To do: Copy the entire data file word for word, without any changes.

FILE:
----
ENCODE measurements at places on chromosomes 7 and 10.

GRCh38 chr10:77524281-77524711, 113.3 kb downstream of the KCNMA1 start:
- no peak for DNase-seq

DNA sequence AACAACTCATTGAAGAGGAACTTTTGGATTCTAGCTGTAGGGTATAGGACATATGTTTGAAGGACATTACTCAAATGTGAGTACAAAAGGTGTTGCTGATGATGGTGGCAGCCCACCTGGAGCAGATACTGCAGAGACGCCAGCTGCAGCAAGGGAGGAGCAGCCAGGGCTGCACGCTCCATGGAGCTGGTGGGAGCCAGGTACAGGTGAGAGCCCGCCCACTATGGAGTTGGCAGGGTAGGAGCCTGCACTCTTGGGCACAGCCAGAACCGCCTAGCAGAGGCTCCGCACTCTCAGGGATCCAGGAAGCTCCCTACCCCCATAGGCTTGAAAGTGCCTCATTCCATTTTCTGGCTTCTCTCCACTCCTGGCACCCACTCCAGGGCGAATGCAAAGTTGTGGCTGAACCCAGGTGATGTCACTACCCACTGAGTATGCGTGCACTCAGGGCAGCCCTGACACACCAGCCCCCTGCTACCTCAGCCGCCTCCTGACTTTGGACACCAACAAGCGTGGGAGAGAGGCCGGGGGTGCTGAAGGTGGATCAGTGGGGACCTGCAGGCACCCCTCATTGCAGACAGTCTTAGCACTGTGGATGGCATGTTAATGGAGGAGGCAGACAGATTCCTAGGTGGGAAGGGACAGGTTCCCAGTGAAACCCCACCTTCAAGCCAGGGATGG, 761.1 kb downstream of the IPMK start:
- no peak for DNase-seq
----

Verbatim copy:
ENCODE measurements at places on chromosomes 7 and 10.

GRCh38 chr10:77524281-77524711, 113.3 kb downstream of the KCNMA1 start:
- no peak for DNase-seq

DNA sequence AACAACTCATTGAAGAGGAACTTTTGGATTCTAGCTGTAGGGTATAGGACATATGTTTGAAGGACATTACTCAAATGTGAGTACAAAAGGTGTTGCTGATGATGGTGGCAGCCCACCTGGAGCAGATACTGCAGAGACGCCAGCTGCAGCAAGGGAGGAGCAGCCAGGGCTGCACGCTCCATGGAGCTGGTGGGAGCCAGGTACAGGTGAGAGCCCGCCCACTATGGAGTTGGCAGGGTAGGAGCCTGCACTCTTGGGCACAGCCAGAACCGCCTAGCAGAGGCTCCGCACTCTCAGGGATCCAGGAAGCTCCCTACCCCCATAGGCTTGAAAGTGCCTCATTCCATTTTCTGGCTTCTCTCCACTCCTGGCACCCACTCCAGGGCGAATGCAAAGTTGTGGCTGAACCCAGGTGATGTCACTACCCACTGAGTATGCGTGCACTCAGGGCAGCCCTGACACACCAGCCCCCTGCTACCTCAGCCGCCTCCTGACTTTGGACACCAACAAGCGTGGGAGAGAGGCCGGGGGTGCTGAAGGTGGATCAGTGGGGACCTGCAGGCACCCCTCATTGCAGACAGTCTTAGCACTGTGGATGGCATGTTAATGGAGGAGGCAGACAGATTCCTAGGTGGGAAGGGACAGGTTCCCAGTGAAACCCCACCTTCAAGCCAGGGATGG, 761.1 kb downstream of the IPMK start:
- no peak for DNase-seq